1. Chris Mungall says:

    The problem with the XML entities approach is the current limit to 64k entity expansions in the OWL API. It’s possible but fiddly to extend this. Seemingly trivial in future versions of the OWL API, but we have to be careful to ensure we don’t break existing software with a solution.

    Anyway, I would rather have manchester or functional as the source anyway – in practice I am using functional for new ontologies, as manchester doesn’t support GCIs.

    Although it’s not hard to imagine extending either of these, would this not formally have to wait until OWL3 if the specs are stable? Compatibility problems might be eased if we think of these as different formats, like Manchester+ or Functional+, with a simple procedure for interconverting between these. This could presumably be added to the OWLAPI fairly easily.

    There are a few messy syntactic details to work out. What about unicode in labels? What about non alphanumeric characters? You could strip these but then you have problems with perverse ontologies that have both “foo” and “foo'” as class labels for two distinct classes.

    I think most of these issues are easily worked out it will just take a small working group to see them through to implementation. How do we start?

    This is really important for migrating from obo to owl. obo doesn’t need any extension here, it was designed for VCSs from the ground up – there is a recommended tag ordering (irrelevant for semantics, but necessary for sensible diffs) and recommended printing of labels in parser-invisible comments.

  2. Alan Ruttenberg says:

    There is a script that writes out the labels of each term in XML comments that is usually used in OBI releases. For example in you will see:

    I’m not sure why this isn’t being run before release currently, but you might request it from the obi-devel group.

    Regarding BFO2, note that the version of BFO2 currently being used is not an official release, but that the identifiers used will be the same as those used by the official release. The current release is a snapshot of work done some months ago and is due for an update.

  3. Alan Ruttenberg says:

    Hey! The comment for stole my example! Let’s see what happens if I escape with html entities.

    <owl:Class rdf:about=”″/><!– loess scale group transformation –>

  4. Alan Ruttenberg says:

    Incidentally, I’m not sure I agree about having to fall back to text diff. Diff is hookable in subversion, for example, and the hookable diff is *not* the same as the diff used to compact versions for storage. The details are at

    It would be perfectly reasonable to have the external diff program be something like bubastis or any of a number of other such tools.

    There’s also pre and post commit hooks that could be put to good use for OWL projects, for example by precomputing and caching a diff.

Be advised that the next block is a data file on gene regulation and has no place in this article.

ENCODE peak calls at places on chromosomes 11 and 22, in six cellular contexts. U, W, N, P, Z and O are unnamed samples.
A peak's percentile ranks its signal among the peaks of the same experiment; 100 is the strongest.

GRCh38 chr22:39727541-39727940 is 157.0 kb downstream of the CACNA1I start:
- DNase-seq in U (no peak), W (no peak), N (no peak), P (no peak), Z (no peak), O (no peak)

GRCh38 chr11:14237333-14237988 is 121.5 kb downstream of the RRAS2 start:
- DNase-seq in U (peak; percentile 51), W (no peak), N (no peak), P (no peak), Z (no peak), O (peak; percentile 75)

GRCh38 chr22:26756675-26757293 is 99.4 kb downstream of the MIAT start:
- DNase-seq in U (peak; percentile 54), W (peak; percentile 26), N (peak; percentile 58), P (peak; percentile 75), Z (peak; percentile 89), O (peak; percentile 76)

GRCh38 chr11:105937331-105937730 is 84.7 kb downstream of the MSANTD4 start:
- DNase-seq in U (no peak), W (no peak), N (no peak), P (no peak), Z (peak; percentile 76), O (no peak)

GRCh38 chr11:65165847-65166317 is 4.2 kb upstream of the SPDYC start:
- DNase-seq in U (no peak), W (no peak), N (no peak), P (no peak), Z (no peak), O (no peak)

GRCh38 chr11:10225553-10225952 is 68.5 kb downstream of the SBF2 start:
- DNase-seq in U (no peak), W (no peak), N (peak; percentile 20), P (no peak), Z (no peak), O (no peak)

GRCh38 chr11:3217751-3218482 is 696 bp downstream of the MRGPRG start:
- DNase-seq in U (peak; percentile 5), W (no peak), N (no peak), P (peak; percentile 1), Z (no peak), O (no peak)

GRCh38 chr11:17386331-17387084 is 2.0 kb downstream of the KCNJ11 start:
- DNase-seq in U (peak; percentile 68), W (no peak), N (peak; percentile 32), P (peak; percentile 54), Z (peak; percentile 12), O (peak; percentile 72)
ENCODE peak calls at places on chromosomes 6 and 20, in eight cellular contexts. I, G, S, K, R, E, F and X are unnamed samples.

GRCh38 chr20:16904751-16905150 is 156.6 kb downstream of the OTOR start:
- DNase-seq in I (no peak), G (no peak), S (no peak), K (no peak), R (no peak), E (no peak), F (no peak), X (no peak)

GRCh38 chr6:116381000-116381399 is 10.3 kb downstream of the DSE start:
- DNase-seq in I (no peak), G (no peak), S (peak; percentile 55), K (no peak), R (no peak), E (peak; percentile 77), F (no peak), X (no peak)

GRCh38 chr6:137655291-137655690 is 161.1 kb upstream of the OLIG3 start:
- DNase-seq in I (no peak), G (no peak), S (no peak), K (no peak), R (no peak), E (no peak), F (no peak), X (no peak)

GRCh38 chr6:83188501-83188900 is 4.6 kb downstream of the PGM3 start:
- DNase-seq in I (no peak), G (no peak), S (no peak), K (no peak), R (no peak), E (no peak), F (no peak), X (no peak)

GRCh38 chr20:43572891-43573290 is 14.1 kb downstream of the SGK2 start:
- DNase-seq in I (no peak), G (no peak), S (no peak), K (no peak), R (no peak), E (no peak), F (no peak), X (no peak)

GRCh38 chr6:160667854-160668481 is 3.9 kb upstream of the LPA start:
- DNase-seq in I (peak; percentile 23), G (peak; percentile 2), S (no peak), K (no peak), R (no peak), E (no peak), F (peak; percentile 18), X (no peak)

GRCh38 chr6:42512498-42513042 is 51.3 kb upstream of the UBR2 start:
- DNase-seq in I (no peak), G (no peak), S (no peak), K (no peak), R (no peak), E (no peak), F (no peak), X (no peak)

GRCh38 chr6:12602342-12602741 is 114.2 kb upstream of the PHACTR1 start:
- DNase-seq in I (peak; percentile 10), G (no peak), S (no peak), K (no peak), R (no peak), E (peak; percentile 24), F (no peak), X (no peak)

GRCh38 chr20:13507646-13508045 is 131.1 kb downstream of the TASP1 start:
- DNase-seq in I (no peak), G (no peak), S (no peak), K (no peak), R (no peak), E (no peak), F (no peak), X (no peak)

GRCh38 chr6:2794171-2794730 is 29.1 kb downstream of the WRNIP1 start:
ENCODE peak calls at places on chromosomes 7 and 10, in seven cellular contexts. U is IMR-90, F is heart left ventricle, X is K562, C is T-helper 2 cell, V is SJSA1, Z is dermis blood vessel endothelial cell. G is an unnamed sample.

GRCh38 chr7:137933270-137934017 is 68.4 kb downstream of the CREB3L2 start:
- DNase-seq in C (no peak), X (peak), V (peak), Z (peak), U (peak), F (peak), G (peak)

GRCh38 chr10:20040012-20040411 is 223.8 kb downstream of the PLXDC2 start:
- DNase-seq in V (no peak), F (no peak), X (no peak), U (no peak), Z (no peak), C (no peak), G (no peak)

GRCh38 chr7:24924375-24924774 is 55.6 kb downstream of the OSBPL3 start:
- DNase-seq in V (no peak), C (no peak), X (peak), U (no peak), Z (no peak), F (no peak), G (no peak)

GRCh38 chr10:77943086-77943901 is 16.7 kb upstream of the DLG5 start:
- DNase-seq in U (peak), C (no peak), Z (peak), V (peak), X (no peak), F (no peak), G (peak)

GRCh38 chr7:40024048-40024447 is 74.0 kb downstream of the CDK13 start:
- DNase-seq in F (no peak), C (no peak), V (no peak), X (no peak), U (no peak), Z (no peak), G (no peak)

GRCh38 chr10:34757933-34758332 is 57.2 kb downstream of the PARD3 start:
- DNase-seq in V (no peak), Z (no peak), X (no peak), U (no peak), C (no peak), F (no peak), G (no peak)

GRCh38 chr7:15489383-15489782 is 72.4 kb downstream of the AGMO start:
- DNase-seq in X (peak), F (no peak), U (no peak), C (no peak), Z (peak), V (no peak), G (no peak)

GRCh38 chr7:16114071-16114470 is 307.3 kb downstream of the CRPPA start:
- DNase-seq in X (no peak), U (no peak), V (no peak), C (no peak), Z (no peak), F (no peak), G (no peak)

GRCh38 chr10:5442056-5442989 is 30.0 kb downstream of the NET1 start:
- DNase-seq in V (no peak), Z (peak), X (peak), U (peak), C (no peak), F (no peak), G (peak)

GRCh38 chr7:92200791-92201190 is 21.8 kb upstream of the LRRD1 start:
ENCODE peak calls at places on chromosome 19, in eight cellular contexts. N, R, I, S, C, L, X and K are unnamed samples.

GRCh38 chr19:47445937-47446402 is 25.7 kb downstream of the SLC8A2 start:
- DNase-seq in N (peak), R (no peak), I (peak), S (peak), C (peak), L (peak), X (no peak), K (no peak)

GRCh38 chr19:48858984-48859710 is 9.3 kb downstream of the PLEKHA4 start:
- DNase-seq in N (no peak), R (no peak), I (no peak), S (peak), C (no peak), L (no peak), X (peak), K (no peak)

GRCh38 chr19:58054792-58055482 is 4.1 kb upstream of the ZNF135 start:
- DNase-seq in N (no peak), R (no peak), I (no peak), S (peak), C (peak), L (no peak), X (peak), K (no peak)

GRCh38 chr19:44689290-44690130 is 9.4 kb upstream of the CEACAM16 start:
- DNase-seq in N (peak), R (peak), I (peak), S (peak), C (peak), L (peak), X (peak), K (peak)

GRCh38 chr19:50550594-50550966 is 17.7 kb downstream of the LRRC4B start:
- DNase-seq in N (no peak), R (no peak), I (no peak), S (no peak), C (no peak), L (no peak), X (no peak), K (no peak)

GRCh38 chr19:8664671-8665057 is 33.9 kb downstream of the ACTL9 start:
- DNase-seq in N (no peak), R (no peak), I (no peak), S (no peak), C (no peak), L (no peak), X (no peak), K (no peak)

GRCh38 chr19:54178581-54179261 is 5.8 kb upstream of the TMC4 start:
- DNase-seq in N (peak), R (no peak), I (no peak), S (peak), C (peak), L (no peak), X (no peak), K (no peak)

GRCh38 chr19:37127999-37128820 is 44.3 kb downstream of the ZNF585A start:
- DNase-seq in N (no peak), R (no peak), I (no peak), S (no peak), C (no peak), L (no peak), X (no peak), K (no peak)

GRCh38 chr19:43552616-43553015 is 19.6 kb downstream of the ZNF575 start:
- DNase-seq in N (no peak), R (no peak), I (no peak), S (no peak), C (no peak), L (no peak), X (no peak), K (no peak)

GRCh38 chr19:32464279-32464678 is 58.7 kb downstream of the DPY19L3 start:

Not that I disagree with the proposals for extra syntax. The entity limit bug in OWLAPI should be fixed and that’s a reasonable approach to use. During the working group I argued for the ability to comment in all the syntaxes but those proposals were rejected, as was one which would have allowed for the (controlled) use of labels in Manchester syntax, as is allowed in the Protege syntax (which technically is *not* Manchester syntax).

    I have something similar in LSW. If you want to refer to a term by label you write e.g.


    There’s an alternate, more robust version where you (or a renderer) writes:


    The parenthesized id is so that if a lookup fails to find the label (perhaps because it has changed since that was written) it can still look it up by ID.

    The “obi” in @obi is purely symbolic. The LSW reader, on seeing that symbol, assumes that there is a constructor for a ‘label-source’ with the name ‘obi’ that can translate labels into URIs. The one I set up for OBI (bottom of reads the labels used for OBI and warns about, and subsequently ignores ambiguous labels.

  5. An Exercise in Irrelevance » Blog Archive » Ontology Building with Emacs says:

    […] it would work. I’ve have been engaged in discussions recently about syntactic aspects of OWL (; the main reason for this is my long-held believe of the need for editing tools that work at the […]

  6. An Exercise in Irrelevance » Blog Archive » OWL Concepts as Lisp Atoms says:

    […] this will allow me to address a second problem, that of semantics vs semantics free identifiers ( I can call a class, ontology or object property anything at all, and refer to it with a easy to […]

  7. An Exercise in Irrelevance » Blog Archive » Clojure OWL 0.2 says:

    […] next problem is OBIs use of semantic-free identifiers ( Even if the reasons behind this decision are good, the resulting numeric atoms (OBI_0000107) are […]

  8. An Exercise in Irrelevance » Blog Archive » Remembering the World as it used to be says:

    […] The difficulty here is that OBI uses semantics-free identifiers ( While there are some good reasons for this, would result in Clojure of the […]

Leave a Reply